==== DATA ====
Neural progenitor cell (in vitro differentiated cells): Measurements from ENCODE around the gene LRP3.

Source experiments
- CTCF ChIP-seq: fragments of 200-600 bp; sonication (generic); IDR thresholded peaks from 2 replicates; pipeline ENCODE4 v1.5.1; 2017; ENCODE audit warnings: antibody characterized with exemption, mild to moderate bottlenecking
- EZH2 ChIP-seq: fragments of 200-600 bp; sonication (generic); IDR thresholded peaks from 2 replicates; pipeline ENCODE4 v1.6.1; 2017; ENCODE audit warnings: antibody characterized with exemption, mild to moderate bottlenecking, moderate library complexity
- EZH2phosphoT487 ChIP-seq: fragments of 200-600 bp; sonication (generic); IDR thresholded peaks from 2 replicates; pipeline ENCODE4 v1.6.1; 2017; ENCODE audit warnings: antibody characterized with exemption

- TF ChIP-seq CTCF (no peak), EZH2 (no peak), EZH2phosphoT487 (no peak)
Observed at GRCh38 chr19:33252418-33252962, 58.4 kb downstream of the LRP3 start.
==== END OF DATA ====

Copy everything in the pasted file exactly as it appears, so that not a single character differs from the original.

Neural progenitor cell (in vitro differentiated cells): Measurements from ENCODE around the gene LRP3.

Source experiments
- CTCF ChIP-seq: fragments of 200-600 bp; sonication (generic); IDR thresholded peaks from 2 replicates; pipeline ENCODE4 v1.5.1; 2017; ENCODE audit warnings: antibody characterized with exemption, mild to moderate bottlenecking
- EZH2 ChIP-seq: fragments of 200-600 bp; sonication (generic); IDR thresholded peaks from 2 replicates; pipeline ENCODE4 v1.6.1; 2017; ENCODE audit warnings: antibody characterized with exemption, mild to moderate bottlenecking, moderate library complexity
- EZH2phosphoT487 ChIP-seq: fragments of 200-600 bp; sonication (generic); IDR thresholded peaks from 2 replicates; pipeline ENCODE4 v1.6.1; 2017; ENCODE audit warnings: antibody characterized with exemption

- TF ChIP-seq CTCF (no peak), EZH2 (no peak), EZH2phosphoT487 (no peak)
Observed at GRCh38 chr19:33252418-33252962, 58.4 kb downstream of the LRP3 start.